Please use this identifier to cite or link to this item: http://41.89.96.81:8080/xmlui/handle/123456789/1077
Title: Access and use of information by small holder tea farmers in Bureti District, Kenya
Authors: Koskei, Rosephy Cheptoo
Keywords: Tea Farmers--Bureti District Kenya
Issue Date: Oct-2012
Publisher: Egerton University
Abstract: Tea sub-sector is Kenya's second largest foreign exchange earner after horticulture. The small holder farmers own about 80% of the land under tea but produce about 60% of made tea. These farmers realize lower yield per unit area as compared to their large scale counterparts which own about 20% of land under tea and contribute about 40% of made tea. Tea Research Foundation of Kenya in conjunction with the Ministry of Agriculture have developed several technologies aimed at improving yield and quality of tea. The technologies include high yielding clones, selective application of herbicides, insect, pest and weed control, fertilizer recommendation rates and harvesting practices. Small holder farmers however continue to realize low declining crop yields inspite of the technologies. Access to information is a potential avenue for increasing yield, but little work has been done to quantify the sources of information and how they affect yield. A study was carried out to determine access and use of information by small holder tea farmer in Bureti District, Kenya. A combination of purposive, multistage and proportionate random sampling was used to get 170 respondents for the interview. Data collected was analyzed using Statistical Package for Social Sciences (SPSS) version 15 and Heckman Selection Model. Results showed that a majority (79%) of small holder tea farmers get information from extension agents, while 12% and 9% get fellow farmers and the radio respectively Off-farm income, education level, household size, marital status and time spent to tea buying center significantly influenced access to information by small holder tea farmers. Farmers who had access to information realized a significantly higher mean tea yield (623 kg per hectare per month) compared to the non-participants who realized a mean of 414 kg. The study emphasized the need for appropriate information to reach small holder tea farmers so as to facilitate increased yield.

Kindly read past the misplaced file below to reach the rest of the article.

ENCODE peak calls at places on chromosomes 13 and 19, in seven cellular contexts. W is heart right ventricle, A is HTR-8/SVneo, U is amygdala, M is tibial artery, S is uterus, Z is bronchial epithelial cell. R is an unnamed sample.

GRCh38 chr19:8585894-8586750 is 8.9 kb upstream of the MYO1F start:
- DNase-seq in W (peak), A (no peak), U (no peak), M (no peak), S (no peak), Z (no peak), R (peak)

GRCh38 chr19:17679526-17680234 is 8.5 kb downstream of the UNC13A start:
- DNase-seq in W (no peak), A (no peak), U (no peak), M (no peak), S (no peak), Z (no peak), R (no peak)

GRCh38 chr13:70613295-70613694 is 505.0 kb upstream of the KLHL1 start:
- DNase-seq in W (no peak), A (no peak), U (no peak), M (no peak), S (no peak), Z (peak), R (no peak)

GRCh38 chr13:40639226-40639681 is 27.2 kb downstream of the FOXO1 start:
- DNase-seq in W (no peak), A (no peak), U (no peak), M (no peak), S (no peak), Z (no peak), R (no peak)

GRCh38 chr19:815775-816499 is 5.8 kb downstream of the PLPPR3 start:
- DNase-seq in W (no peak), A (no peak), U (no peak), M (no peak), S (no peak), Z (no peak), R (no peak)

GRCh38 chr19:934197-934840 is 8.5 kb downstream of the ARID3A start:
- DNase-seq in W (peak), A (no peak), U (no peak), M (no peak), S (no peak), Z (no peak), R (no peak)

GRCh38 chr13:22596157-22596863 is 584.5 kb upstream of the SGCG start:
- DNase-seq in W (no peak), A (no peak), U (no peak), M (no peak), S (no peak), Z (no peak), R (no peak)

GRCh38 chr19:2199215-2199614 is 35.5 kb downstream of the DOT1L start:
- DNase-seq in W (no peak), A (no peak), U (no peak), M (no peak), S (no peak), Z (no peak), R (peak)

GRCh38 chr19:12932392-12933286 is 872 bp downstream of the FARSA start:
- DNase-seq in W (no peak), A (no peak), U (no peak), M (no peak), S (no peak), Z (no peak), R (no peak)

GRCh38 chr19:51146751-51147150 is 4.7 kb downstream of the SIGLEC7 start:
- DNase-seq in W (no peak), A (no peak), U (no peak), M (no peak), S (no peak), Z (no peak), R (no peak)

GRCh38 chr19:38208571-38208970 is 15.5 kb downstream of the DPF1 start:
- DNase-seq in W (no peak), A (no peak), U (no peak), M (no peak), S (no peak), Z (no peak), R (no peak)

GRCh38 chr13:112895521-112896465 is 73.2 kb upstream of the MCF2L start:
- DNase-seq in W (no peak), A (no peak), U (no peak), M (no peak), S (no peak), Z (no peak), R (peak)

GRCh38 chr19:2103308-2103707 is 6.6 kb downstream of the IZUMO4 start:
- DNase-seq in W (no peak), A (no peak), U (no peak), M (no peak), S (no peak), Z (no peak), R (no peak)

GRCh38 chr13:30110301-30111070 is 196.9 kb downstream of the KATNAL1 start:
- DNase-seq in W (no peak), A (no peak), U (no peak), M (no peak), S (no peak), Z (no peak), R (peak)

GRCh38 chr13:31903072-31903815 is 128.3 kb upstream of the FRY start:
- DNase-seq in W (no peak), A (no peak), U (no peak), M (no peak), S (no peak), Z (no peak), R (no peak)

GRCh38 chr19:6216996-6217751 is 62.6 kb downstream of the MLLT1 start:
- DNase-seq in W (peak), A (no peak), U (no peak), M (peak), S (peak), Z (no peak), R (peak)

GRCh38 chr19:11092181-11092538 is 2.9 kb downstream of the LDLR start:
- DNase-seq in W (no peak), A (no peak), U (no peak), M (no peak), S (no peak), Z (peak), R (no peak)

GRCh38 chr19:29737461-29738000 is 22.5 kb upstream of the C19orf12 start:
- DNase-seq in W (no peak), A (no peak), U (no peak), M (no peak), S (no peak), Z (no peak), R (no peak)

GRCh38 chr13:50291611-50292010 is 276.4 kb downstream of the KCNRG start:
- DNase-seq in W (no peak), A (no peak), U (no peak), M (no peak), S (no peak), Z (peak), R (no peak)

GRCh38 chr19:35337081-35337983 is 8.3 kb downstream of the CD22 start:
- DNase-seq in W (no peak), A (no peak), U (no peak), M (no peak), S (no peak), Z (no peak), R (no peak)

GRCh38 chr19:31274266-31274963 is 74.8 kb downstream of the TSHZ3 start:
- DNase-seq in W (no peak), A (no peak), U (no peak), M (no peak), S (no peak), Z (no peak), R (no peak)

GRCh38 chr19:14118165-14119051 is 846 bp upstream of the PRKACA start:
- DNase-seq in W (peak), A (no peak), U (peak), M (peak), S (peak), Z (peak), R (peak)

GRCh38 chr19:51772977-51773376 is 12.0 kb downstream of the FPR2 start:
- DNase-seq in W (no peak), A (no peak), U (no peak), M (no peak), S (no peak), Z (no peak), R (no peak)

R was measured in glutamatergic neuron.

URI: http://41.89.96.232:8080/xmlui/handle/123456789/1077
Appears in Collections:Faculty of Agriculture

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